Funny . . . if I look back over my posts from the past few years, I think I might see an evolution in thought on political ideas. Next thing you know, I'll be changing my registration to independent.

Saturday, May 11, 2013

Goodbye, Old Friend

I pulled the plug on one of my longest friends, the Philadelphia Inquirer. I've been a subscriber to it either in print or electronic form since 1998. I have been reading it longer than that. But I ended it. In short: the quality of the paper was diminishing (it was taking me just ten minutes to read from it what I wanted or needed) and I could no longer justify paying a monthly subscription for it. I'm subscribing to other news sources that are giving me value, and I anticipate that another will start charging me soon, too. I had to make a cut.

I feel a little bit adrift as I figure out how I'll get my local, regional, and state news reliably. I'm experimenting with Twitter, Google Reader, and some free newspaper websites, but I feel like I'm missing something.

Readers might be curious what I am using however.

The Washington Post remains my favorite spot for commentary. I imagine they'll get their pay wall going in June. I'll pay.

The New York Times is one of the best values for the money, as long as you are a teacher. For $7.50 a month I get access to their web site and all its content. I also get the app for it on my phone (but not my tablet . . . seems a bit silly).

The Week. The print magazine is excellent. Their website is very good too.

The Economist, though it feels a bit like homework at times.

Flipboard, where I link to CNET, Slate, automotive news, the blog that I follow, is heaven-sent.

I'm not a novice anymore with online news. But I'm not a master yet. I think cutting the cord to an old friend will help me move toward mastery. As for now, I'm officially a journeyman.

Thursday, May 9, 2013

A Reminder

A subject that I have a difficult time teaching is The Holocaust. In fifteen years of teaching history, I don't think I have committed a whole lesson to it. In part, I have a hard time teaching it because I sense some degree of morbid fascination on the part of learners approaching it . . . and the fascination makes me uneasy. Moreover, I avoid teaching it because of an experience I had learning about it in college. My History Methods professor used the topic of the Holocaust to introduce us to some novel ways of doing history: we read a little-known first-hand account (When Memory Comes), watched several segments of Shoah, and read Maus I and Maus II. The power of the latter two of those works remains with me still, and I left those classes feeling as if I had learned the era so deeply that I couldn't do further study of it more justice.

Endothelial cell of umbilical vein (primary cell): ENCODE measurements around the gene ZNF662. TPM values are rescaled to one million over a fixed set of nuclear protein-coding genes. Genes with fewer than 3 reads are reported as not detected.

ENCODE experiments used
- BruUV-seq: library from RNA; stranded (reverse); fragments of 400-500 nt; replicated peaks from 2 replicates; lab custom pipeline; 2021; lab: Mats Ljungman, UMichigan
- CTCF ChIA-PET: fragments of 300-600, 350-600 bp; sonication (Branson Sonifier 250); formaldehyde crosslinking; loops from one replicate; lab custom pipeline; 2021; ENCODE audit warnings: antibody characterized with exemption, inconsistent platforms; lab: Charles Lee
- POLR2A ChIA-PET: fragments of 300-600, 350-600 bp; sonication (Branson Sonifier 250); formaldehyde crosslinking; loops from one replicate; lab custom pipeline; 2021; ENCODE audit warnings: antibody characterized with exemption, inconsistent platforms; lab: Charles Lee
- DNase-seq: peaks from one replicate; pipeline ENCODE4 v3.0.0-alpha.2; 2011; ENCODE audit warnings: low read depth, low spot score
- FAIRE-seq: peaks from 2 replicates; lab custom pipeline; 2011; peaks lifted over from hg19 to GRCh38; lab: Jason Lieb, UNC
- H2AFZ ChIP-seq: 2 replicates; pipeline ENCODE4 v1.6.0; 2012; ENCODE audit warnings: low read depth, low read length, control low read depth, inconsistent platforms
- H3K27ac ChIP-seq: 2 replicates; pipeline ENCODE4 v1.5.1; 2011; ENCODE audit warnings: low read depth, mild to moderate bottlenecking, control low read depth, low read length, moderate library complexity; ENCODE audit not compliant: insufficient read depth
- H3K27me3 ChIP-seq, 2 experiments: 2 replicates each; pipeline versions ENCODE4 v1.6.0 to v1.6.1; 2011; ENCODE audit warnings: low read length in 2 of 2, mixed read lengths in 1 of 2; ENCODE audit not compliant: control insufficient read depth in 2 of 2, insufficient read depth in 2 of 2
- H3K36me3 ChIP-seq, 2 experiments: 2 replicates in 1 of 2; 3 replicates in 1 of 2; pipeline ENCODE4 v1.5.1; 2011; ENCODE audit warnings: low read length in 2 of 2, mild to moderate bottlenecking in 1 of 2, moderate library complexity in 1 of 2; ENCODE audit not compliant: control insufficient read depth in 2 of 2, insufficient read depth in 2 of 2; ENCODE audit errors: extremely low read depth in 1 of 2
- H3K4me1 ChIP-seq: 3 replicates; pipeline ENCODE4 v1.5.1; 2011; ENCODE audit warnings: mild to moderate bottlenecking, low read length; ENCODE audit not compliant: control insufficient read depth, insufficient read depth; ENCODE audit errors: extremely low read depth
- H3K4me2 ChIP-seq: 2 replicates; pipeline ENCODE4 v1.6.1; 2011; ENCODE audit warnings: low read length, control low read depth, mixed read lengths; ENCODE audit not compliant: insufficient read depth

Today was the first time in years that something on the Holocaust moved me as much as those sessions of History 300 back in 1996. A colleague at my school hosted a Jewish War Veterans group and invited classes to attend. One of the featured speakers was a Holocaust survivor, an 81-year-old man who hid in several spots in Belgium and France during the war years  (he's pictured with the war veterans and with my colleague who made the event possible). 

He ended his presentation with the powerful tale of how he had learned of his father's fate. A chance encounter at the National Holocaust Museum pointed him to a book where he learned of his father's passage to Auschwitz. From that book, he went to another which inventoried the day-to-day events at that camp, and it was there that he received confirmation his father had been murdered at that camp. 

That guest's tale of how the diligent work of historians allowed him to learn for certain the fate of the father, from whom he was separated at the age of 10, reminds me of the purpose historians have. I shy away from contact with the history of that great evil which was The Final Solution. In some ways, I don't have the stomach to look more at the soulless slaughter of six million. Thankfully, an army of historians have done the arduous and profoundly sad work of cataloging and triangulating the evidence of that evil. 

Until today I have not had much interest in visiting the National Holocaust Memorial in Washington, D.C. Now I do. Our guest, Mr. Goldstein, spoke of the Wall of the Righteous that is there, which I think I now have to see. I'm ready.